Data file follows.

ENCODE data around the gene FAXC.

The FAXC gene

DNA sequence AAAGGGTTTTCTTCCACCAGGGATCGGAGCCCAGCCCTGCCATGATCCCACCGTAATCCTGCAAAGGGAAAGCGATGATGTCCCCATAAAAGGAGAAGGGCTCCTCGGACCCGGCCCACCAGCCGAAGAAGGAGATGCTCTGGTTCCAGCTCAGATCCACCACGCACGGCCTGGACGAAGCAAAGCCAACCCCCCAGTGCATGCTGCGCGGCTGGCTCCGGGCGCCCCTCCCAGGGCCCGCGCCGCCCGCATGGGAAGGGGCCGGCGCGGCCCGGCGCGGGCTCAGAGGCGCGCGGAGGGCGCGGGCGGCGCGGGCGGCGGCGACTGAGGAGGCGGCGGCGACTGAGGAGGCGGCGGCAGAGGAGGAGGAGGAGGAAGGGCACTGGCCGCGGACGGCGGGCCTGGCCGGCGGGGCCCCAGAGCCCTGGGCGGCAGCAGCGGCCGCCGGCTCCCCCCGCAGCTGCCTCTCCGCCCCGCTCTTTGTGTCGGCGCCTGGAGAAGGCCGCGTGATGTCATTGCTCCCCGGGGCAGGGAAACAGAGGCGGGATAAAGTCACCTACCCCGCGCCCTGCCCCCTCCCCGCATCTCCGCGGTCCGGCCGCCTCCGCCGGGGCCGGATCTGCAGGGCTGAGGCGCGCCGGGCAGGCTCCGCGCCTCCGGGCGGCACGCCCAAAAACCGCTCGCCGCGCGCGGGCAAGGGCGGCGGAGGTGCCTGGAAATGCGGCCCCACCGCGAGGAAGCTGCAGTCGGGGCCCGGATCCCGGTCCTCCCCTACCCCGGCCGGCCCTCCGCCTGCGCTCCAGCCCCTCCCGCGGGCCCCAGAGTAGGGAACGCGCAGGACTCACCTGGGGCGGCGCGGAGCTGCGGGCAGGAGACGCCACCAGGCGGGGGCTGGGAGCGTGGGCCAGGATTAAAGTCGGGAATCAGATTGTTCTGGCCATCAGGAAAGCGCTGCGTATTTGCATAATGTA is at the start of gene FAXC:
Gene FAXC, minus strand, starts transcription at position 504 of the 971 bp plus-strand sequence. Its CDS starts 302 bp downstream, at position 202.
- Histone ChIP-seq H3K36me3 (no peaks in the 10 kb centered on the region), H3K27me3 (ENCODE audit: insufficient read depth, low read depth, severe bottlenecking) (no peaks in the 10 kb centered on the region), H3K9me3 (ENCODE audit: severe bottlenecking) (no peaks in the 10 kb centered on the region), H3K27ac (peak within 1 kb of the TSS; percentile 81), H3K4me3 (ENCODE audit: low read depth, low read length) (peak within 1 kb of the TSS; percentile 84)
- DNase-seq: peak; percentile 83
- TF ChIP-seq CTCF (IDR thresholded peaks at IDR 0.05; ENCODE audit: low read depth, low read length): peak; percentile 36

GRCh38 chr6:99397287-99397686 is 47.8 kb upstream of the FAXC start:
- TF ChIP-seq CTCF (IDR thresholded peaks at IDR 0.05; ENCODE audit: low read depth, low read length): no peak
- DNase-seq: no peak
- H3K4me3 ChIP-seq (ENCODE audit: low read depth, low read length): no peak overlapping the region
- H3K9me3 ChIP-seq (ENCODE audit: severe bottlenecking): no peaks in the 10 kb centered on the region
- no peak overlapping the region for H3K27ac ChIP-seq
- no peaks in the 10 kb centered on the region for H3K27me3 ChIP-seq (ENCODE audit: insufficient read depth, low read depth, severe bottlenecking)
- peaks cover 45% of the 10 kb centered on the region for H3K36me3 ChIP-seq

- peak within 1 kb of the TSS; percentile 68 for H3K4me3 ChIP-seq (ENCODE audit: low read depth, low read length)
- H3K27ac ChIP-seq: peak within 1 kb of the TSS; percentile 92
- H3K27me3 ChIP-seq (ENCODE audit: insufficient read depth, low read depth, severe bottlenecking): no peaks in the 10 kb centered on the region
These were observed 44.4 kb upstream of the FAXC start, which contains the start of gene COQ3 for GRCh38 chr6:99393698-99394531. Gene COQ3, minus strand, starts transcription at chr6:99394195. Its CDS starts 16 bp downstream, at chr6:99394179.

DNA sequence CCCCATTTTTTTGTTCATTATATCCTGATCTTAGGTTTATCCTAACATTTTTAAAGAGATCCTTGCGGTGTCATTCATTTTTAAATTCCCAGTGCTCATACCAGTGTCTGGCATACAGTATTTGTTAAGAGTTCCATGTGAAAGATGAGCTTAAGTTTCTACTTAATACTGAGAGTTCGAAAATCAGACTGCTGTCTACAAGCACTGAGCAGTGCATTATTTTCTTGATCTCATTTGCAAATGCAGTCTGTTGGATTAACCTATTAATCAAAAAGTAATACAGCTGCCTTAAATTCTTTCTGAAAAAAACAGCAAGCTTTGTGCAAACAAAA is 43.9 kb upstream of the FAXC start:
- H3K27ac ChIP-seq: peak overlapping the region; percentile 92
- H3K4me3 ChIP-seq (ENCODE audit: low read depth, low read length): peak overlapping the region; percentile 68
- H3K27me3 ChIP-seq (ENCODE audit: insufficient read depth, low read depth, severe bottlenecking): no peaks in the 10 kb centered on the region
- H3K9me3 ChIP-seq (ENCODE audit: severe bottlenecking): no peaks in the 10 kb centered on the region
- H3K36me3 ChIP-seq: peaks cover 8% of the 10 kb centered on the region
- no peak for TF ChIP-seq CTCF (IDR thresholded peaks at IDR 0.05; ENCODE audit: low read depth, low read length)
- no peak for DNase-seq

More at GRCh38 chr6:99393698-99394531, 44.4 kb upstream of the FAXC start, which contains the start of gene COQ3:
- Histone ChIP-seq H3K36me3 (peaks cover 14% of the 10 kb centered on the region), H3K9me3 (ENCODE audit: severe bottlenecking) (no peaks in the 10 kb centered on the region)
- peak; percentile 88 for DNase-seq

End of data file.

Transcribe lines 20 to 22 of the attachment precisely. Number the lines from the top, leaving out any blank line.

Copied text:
DNA sequence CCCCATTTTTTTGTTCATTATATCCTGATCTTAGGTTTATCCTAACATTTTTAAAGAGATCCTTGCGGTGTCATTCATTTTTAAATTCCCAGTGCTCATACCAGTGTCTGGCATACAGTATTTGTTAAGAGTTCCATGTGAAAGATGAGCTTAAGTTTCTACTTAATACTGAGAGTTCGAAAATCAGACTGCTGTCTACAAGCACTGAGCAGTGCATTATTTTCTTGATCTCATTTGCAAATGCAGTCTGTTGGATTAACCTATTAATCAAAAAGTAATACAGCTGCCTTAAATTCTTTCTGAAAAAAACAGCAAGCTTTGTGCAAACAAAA is 43.9 kb upstream of the FAXC start:
- H3K27ac ChIP-seq: peak overlapping the region; percentile 92
- H3K4me3 ChIP-seq (ENCODE audit: low read depth, low read length): peak overlapping the region; percentile 68